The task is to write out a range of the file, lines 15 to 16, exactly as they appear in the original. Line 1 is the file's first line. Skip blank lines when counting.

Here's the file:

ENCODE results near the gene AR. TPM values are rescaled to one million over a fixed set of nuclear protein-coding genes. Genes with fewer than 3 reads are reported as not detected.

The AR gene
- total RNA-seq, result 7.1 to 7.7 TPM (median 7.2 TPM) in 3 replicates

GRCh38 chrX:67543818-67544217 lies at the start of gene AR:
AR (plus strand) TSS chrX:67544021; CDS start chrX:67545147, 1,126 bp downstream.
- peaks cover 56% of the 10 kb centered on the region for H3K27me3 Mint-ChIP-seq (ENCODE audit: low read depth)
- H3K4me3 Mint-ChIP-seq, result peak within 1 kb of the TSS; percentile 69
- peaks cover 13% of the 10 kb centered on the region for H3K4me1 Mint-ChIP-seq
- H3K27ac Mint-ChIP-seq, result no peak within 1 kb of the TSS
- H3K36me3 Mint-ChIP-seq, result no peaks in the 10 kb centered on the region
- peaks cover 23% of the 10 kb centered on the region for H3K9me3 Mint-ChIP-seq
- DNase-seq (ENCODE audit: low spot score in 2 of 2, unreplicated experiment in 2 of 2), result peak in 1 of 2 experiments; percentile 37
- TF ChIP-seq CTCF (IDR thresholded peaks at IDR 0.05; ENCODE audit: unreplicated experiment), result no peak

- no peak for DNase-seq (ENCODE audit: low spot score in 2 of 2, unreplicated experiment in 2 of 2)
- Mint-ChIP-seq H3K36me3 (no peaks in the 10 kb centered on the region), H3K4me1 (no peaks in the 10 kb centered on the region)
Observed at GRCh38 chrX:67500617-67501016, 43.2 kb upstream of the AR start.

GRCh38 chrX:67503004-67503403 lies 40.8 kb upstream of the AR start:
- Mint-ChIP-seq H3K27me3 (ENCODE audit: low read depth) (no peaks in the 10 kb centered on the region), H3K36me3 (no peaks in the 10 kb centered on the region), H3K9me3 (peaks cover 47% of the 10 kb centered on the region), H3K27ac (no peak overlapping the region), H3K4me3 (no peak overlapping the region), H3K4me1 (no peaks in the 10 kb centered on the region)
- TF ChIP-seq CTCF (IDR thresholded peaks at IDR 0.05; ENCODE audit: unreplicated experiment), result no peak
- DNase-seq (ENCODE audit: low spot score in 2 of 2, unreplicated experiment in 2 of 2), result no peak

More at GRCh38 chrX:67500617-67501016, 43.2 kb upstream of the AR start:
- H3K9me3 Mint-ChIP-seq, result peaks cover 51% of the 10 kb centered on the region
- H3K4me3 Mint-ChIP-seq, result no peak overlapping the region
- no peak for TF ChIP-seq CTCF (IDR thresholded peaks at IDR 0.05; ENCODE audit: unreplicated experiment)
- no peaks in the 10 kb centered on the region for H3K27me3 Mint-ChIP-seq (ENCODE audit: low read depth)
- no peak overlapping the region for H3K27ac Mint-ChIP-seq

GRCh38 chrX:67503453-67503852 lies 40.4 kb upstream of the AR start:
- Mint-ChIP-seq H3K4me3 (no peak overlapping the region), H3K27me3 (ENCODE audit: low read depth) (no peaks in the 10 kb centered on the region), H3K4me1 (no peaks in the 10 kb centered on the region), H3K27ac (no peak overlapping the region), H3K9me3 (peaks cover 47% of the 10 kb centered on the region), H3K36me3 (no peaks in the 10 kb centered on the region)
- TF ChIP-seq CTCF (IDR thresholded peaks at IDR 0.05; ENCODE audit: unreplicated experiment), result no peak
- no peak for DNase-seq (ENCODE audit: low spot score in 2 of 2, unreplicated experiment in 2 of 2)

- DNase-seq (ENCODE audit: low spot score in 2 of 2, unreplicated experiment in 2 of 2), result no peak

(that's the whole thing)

- Mint-ChIP-seq H3K36me3 (no peaks in the 10 kb centered on the region), H3K4me1 (no peaks in the 10 kb centered on the region)
Observed at GRCh38 chrX:67500617-67501016, 43.2 kb upstream of the AR start.